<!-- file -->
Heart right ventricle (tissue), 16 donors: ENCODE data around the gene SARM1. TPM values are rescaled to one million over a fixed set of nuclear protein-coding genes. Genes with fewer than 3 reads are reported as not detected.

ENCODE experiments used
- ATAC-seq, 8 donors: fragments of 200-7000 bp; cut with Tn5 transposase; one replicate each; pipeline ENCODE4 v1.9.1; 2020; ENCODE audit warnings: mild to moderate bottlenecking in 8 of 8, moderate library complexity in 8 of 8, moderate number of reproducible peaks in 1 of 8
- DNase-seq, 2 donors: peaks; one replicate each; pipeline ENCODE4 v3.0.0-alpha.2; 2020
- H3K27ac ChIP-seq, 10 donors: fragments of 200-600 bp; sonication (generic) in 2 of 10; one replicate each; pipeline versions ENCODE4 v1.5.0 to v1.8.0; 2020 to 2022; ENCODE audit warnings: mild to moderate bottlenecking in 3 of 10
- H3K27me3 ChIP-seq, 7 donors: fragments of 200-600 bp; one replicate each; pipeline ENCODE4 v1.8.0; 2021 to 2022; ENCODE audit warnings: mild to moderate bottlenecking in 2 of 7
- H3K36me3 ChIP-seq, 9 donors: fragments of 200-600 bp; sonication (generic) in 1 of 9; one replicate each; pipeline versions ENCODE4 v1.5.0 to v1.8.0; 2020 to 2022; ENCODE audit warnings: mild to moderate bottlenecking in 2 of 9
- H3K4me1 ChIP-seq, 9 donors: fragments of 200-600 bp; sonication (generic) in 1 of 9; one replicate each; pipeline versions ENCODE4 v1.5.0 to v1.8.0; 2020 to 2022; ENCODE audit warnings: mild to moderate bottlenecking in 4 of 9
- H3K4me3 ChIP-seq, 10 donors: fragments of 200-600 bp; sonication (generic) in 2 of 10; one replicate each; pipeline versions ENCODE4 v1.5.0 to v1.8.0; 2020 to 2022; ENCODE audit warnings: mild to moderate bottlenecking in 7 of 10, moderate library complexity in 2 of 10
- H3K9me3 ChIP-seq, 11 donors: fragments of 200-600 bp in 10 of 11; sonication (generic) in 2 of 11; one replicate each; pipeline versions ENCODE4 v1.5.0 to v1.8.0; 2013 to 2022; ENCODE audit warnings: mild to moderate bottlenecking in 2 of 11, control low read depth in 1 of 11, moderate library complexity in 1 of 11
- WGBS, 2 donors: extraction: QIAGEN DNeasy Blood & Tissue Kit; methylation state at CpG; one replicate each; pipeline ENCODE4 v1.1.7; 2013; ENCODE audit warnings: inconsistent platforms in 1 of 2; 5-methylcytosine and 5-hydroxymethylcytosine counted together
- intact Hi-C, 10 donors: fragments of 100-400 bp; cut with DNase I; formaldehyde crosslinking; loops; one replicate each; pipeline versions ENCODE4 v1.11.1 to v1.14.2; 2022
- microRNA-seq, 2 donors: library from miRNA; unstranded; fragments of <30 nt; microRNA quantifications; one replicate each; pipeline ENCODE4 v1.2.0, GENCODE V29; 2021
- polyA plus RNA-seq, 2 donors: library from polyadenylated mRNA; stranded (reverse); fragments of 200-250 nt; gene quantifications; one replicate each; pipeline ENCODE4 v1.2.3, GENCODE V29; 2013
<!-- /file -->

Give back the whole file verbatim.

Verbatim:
Heart right ventricle (tissue), 16 donors: ENCODE data around the gene SARM1. TPM values are rescaled to one million over a fixed set of nuclear protein-coding genes. Genes with fewer than 3 reads are reported as not detected.

ENCODE experiments used
- ATAC-seq, 8 donors: fragments of 200-7000 bp; cut with Tn5 transposase; one replicate each; pipeline ENCODE4 v1.9.1; 2020; ENCODE audit warnings: mild to moderate bottlenecking in 8 of 8, moderate library complexity in 8 of 8, moderate number of reproducible peaks in 1 of 8
- DNase-seq, 2 donors: peaks; one replicate each; pipeline ENCODE4 v3.0.0-alpha.2; 2020
- H3K27ac ChIP-seq, 10 donors: fragments of 200-600 bp; sonication (generic) in 2 of 10; one replicate each; pipeline versions ENCODE4 v1.5.0 to v1.8.0; 2020 to 2022; ENCODE audit warnings: mild to moderate bottlenecking in 3 of 10
- H3K27me3 ChIP-seq, 7 donors: fragments of 200-600 bp; one replicate each; pipeline ENCODE4 v1.8.0; 2021 to 2022; ENCODE audit warnings: mild to moderate bottlenecking in 2 of 7
- H3K36me3 ChIP-seq, 9 donors: fragments of 200-600 bp; sonication (generic) in 1 of 9; one replicate each; pipeline versions ENCODE4 v1.5.0 to v1.8.0; 2020 to 2022; ENCODE audit warnings: mild to moderate bottlenecking in 2 of 9
- H3K4me1 ChIP-seq, 9 donors: fragments of 200-600 bp; sonication (generic) in 1 of 9; one replicate each; pipeline versions ENCODE4 v1.5.0 to v1.8.0; 2020 to 2022; ENCODE audit warnings: mild to moderate bottlenecking in 4 of 9
- H3K4me3 ChIP-seq, 10 donors: fragments of 200-600 bp; sonication (generic) in 2 of 10; one replicate each; pipeline versions ENCODE4 v1.5.0 to v1.8.0; 2020 to 2022; ENCODE audit warnings: mild to moderate bottlenecking in 7 of 10, moderate library complexity in 2 of 10
- H3K9me3 ChIP-seq, 11 donors: fragments of 200-600 bp in 10 of 11; sonication (generic) in 2 of 11; one replicate each; pipeline versions ENCODE4 v1.5.0 to v1.8.0; 2013 to 2022; ENCODE audit warnings: mild to moderate bottlenecking in 2 of 11, control low read depth in 1 of 11, moderate library complexity in 1 of 11
- WGBS, 2 donors: extraction: QIAGEN DNeasy Blood & Tissue Kit; methylation state at CpG; one replicate each; pipeline ENCODE4 v1.1.7; 2013; ENCODE audit warnings: inconsistent platforms in 1 of 2; 5-methylcytosine and 5-hydroxymethylcytosine counted together
- intact Hi-C, 10 donors: fragments of 100-400 bp; cut with DNase I; formaldehyde crosslinking; loops; one replicate each; pipeline versions ENCODE4 v1.11.1 to v1.14.2; 2022
- microRNA-seq, 2 donors: library from miRNA; unstranded; fragments of <30 nt; microRNA quantifications; one replicate each; pipeline ENCODE4 v1.2.0, GENCODE V29; 2021
- polyA plus RNA-seq, 2 donors: library from polyadenylated mRNA; stranded (reverse); fragments of 200-250 nt; gene quantifications; one replicate each; pipeline ENCODE4 v1.2.3, GENCODE V29; 2013